Is the R129 one of the classiest cars ever built? With a silky M120 V12, it's certainly vying for that honour…
By John Howell / Thursday, 8 September 2022 / Loading comments
Here’s a fact for you: in 1990 the Mercedes R129 finished second to the Citroën XM in the European Car of the Year awards. Now, I do love an XM, but…I mean, really? The R129 is a very special car, and it gets even more special when it comes with a naturally aspirated V12 squeezed in under the bonnet. It is, after all, the same engine that powers the Pagani Zonda, which gives it some pedigree.
This SL is from 1993, the year the SL600 was launched. Back then it cost around £100,000, which is still a lot of cash today, but in ‘93 it was an absolute fortune. Just to put it in context, an SL500, which wasn’t exactly a budget car, would cost you £22,000 less. And like most of the really high-end stuff with a huge engine, the depreciation was mega. There was a time when you could pick these things up for around £5,000, but not anymore. This one is over £40,000, but it does come with a lowly 37,000 miles, a back catalogue of MOTs and an extensive service history to give that provenance. It’s also immaculate, judging by the pictures. The wood veneers aren’t the least bit sun-bleached or cracked, and the black leather looks supple and unmarked.
It also comes with its hardtop and many features, some of which were standard on the SL600, and some that were extras. According to the advert, the options that were ordered with this one include the 18-inch AMG flat-face alloys, AMG body kit, electric memory seats and steering column, and items that were considered cutting edge at the time, like traction control (ASR) and adaptive damping (ADS) – although the latter can be expensive to fix if it goes wrong. It’s astounding to think that Mercedes still charged extra for cruise control and metallic paint, though.
Can anyone come up with a car that has more buttons than this SL600? I counted over 50 on the centre console, and it makes you wonder whether you should really move beyond a simple owner’s manual and have something akin to a commercial airline type rating to pilot an SL600.
Of course, the main thing about the SL600 is that engine. Here, the M120 produces a consummate 389hp and 420lb ft of torque, which was enough to see this two-tonne drop-top hitting sixty in six seconds (ish). Yet it’s the smoothness of the V12, rather than its performance, that is the SL600’s primary appeal. I can remember marvelling at how steady they were at idle whenever I came across one in period. It’s an engine that passes the classic fifty-pence-piece balancing trick with flying colours. It’s also more dependable than a well-trained German Shepherd. The M120 is known to need very little attention between services, which is amazing when you consider this is complicated, high-power 48-valve, twelve-cylinder motor. Apparently, it’s the most reliable engine Mercedes ever built, if you judge that by the ratio warranty claims per unit.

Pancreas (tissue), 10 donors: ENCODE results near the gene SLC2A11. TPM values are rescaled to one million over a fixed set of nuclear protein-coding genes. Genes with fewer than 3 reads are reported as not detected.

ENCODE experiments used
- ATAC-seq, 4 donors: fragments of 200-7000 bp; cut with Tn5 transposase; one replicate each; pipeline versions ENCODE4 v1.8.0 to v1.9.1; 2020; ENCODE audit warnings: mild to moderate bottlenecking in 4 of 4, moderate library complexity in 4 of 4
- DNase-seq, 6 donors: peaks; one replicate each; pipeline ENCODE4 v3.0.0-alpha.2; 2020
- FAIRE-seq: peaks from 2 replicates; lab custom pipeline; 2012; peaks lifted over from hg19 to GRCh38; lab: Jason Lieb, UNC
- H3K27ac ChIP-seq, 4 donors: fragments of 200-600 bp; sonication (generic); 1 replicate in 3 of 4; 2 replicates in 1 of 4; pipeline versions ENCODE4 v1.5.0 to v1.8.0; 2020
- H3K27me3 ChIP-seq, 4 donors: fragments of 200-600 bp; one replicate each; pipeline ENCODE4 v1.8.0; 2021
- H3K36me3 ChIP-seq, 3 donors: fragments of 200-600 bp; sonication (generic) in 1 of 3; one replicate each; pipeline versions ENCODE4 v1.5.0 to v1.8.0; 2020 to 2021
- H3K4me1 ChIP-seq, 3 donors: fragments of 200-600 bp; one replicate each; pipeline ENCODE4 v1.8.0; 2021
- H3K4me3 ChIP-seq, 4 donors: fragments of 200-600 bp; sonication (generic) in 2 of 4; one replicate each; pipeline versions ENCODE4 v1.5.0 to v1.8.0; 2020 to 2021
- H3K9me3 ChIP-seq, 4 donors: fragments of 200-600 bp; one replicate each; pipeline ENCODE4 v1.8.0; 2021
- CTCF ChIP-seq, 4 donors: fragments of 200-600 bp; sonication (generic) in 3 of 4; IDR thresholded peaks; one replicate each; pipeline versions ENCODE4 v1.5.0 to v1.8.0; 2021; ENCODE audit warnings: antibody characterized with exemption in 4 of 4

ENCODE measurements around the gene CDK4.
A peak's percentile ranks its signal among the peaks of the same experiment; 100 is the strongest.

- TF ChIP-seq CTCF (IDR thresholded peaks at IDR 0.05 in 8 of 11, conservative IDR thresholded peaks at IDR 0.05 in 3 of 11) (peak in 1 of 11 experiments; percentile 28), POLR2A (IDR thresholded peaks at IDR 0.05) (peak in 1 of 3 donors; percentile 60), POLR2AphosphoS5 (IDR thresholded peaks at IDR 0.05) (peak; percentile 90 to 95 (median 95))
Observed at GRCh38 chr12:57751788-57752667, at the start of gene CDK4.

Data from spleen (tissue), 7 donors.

It wasn’t just the engine that was lavished with Mercedes-Benz’s once-legendary attention to detail. The R129 is full of neat touches that mark it out as an exquisite product. For example, when you lock the car all the cubbies inside, including the glovebox and door pockets, are locked as well. This means you can leave the car with the roof down and know your valuables are safe to an extent – I’m not recommending you leave your wallet in there or a Rolex. And these days we’re used to electric cars being able to heat up the cabin via an app, but the R129 has the 90s equivalent. There’s a button called ‘Rest’ that circulates warm air around the interior for about 30 minutes after the engine’s been switched off. So you can go off and do your shopping in the depths of winter and the car will still be warm and toasty when you return. Also the soft top is completely automatic. There are no manual latches or pop-on tonneau covers to worry about here. You just hit the button and it takes care of everything, which was another niche thing in the 90s. Even the headrests and the rear-view mirror are electrically operated. Is there any point to having an electric rear-view mirror? No, of course not. It’s completely pointless, but also very cool.
And that’s what the SL600 is: a very, very cool car. It has everything going for it. Classy looks, which in my eyes keep getting better with age, lots of classy features to wow your passengers with, and old-school, classy Mercedes’ reliability and build. On top of that, it’s an SL600, so you also get one classiest V12s ever built. This is a genuinely special car.
Specification | Mercedes SL600
Engine: 5,987cc, V12, naturally aspirated
Transmission: five-speed automatic, rear-wheel drive
Power (hp): 389 @ 5,200rpm
Torque (lb ft): 420lb ft @ 3,800rpm
MPG: 20 (maybe)
Recorded mileage: 37,000
Year registered: 1993
Price new: £96,000
Yours for: £42,850
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